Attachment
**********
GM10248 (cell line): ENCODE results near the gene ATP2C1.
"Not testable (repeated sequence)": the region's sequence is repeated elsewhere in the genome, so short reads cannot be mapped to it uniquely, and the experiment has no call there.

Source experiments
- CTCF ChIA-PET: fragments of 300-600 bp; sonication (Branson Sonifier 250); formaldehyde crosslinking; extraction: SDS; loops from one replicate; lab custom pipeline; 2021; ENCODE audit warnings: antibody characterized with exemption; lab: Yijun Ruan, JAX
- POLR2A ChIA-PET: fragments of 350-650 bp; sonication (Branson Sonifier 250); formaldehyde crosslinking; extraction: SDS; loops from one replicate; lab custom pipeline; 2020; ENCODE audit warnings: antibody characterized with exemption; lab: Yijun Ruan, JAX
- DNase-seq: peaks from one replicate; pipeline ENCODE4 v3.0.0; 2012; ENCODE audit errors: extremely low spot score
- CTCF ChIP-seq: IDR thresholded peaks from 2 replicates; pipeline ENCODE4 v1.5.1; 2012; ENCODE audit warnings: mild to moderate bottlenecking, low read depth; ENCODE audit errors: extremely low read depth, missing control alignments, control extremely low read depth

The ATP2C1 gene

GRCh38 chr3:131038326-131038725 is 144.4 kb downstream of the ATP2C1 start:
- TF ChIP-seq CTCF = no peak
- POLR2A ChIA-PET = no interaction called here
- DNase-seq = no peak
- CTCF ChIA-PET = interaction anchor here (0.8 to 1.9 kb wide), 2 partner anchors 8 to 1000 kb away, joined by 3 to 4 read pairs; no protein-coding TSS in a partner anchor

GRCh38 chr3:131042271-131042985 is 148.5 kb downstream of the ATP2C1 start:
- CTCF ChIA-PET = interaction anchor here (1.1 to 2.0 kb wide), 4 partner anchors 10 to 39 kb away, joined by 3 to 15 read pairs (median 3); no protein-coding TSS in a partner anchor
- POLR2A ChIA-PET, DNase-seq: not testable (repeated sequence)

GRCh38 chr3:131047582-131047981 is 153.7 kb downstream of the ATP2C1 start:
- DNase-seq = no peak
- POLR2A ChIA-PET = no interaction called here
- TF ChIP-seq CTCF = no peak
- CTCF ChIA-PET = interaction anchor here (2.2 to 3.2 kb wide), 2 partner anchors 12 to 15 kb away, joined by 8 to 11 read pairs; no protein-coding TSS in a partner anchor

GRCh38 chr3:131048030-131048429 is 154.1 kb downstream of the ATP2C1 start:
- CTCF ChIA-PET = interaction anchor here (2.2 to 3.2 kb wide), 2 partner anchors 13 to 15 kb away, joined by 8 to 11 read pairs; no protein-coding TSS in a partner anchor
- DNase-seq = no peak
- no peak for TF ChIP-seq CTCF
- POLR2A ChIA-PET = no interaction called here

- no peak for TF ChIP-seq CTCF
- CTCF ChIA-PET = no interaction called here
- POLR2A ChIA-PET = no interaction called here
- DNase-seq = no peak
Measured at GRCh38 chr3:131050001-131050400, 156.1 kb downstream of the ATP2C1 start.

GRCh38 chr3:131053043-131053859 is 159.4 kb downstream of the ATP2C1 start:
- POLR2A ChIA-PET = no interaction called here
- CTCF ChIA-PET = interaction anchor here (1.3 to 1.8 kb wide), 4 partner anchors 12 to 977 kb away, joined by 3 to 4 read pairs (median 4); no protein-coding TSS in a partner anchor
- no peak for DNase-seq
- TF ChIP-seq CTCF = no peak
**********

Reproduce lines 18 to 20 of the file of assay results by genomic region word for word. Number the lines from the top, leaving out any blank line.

- DNase-seq = no peak
- POLR2A ChIA-PET = no interaction called here
- TF ChIP-seq CTCF = no peak